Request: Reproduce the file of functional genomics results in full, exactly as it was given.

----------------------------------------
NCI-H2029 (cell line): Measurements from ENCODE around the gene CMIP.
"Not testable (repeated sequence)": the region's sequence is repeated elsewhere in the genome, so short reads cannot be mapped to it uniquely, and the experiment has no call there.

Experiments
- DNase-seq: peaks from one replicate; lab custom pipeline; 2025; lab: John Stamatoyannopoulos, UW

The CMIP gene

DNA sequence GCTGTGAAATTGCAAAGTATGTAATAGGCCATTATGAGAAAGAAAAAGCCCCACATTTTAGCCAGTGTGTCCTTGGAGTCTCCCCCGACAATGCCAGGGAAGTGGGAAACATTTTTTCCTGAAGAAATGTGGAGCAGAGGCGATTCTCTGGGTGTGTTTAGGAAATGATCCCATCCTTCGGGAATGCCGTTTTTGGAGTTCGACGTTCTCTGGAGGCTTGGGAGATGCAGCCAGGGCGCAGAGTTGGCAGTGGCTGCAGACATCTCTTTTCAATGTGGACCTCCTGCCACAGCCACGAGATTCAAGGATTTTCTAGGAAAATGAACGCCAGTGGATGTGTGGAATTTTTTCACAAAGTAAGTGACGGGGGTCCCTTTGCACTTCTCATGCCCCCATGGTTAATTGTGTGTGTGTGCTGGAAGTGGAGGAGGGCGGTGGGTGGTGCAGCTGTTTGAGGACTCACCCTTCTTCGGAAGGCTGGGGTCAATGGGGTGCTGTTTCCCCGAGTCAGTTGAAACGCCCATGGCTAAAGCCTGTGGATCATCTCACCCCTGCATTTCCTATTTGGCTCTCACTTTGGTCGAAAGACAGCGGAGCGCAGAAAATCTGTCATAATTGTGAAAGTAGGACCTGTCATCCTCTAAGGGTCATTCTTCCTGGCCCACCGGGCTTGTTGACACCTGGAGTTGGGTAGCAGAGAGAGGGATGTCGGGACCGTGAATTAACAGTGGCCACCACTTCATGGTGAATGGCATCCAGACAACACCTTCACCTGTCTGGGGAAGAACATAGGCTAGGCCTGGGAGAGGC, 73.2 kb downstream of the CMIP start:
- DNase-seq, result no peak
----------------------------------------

NCI-H2029 (cell line): Measurements from ENCODE around the gene CMIP.
"Not testable (repeated sequence)": the region's sequence is repeated elsewhere in the genome, so short reads cannot be mapped to it uniquely, and the experiment has no call there.

Experiments
- DNase-seq: peaks from one replicate; lab custom pipeline; 2025; lab: John Stamatoyannopoulos, UW

The CMIP gene

DNA sequence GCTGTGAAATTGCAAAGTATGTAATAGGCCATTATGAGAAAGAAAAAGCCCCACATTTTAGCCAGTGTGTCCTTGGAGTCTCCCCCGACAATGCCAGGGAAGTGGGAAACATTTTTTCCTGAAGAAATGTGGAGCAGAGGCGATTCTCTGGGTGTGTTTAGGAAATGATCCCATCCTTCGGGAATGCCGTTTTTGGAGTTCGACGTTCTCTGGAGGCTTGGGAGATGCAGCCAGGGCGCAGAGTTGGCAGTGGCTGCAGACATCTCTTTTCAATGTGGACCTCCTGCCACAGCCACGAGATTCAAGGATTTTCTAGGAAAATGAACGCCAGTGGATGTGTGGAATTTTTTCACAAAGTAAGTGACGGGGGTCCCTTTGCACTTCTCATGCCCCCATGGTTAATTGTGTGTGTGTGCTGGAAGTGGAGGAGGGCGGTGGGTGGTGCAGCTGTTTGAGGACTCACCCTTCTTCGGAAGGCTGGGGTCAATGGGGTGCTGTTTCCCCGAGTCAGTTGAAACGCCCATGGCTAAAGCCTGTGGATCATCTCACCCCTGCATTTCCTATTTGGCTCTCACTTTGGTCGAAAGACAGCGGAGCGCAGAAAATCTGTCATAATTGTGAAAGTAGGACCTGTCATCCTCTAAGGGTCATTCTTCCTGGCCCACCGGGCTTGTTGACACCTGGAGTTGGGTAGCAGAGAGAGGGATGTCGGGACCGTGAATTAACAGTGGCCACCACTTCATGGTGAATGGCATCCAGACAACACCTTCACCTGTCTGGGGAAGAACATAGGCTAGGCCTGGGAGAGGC, 73.2 kb downstream of the CMIP start:
- DNase-seq, result no peak